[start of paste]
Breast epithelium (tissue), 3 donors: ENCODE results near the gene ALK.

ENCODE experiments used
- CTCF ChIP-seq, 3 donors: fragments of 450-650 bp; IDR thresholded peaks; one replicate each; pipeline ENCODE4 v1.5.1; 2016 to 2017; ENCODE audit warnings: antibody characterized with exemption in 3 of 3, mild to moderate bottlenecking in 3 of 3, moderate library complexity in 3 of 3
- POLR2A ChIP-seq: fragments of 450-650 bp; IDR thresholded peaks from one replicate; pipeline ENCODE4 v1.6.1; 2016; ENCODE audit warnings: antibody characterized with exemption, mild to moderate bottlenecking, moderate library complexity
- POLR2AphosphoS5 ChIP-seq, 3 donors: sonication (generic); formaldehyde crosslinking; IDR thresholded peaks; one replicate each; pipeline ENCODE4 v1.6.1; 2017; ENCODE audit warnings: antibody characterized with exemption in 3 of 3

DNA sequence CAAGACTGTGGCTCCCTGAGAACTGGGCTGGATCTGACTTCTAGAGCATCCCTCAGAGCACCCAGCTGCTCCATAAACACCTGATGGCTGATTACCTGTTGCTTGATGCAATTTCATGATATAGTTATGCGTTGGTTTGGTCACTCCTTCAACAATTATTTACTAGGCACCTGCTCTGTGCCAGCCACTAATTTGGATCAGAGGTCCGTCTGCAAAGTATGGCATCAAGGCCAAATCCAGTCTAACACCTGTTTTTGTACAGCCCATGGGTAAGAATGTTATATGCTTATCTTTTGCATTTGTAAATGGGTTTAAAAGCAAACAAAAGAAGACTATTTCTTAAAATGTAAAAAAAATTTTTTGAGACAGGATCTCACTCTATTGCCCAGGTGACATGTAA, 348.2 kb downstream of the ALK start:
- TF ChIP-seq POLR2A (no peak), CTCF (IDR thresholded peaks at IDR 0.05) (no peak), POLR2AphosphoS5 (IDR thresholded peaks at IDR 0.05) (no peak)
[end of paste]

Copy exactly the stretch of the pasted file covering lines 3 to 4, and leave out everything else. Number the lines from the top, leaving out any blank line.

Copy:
- CTCF ChIP-seq, 3 donors: fragments of 450-650 bp; IDR thresholded peaks; one replicate each; pipeline ENCODE4 v1.5.1; 2016 to 2017; ENCODE audit warnings: antibody characterized with exemption in 3 of 3, mild to moderate bottlenecking in 3 of 3, moderate library complexity in 3 of 3
- POLR2A ChIP-seq: fragments of 450-650 bp; IDR thresholded peaks from one replicate; pipeline ENCODE4 v1.6.1; 2016; ENCODE audit warnings: antibody characterized with exemption, mild to moderate bottlenecking, moderate library complexity